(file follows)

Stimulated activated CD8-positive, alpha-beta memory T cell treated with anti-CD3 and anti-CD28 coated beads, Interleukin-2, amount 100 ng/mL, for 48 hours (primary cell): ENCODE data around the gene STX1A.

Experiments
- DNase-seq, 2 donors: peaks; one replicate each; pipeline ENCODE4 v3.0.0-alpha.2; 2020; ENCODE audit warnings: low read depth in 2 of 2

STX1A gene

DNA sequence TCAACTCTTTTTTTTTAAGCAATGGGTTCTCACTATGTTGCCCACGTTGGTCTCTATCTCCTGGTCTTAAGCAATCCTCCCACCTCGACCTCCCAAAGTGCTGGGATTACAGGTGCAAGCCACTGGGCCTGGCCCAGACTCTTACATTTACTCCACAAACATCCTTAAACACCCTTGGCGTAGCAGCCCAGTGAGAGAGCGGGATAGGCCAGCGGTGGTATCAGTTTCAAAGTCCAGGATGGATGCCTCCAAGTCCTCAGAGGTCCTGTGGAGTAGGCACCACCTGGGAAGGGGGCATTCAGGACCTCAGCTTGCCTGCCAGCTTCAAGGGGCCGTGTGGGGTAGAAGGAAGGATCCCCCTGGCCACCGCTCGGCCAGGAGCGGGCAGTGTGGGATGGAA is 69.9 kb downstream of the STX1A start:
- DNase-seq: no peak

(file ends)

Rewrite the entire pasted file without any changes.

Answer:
Stimulated activated CD8-positive, alpha-beta memory T cell treated with anti-CD3 and anti-CD28 coated beads, Interleukin-2, amount 100 ng/mL, for 48 hours (primary cell): ENCODE data around the gene STX1A.

Experiments
- DNase-seq, 2 donors: peaks; one replicate each; pipeline ENCODE4 v3.0.0-alpha.2; 2020; ENCODE audit warnings: low read depth in 2 of 2

STX1A gene

DNA sequence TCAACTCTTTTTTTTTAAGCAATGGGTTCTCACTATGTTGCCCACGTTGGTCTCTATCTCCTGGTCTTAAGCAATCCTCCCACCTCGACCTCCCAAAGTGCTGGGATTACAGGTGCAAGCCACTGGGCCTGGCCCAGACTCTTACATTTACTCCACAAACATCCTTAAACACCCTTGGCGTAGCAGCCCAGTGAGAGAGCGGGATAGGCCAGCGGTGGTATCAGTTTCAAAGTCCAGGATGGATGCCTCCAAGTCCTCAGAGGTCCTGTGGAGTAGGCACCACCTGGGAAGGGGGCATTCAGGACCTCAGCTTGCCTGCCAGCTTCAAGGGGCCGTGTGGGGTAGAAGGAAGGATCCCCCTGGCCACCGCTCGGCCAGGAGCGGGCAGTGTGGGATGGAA is 69.9 kb downstream of the STX1A start:
- DNase-seq: no peak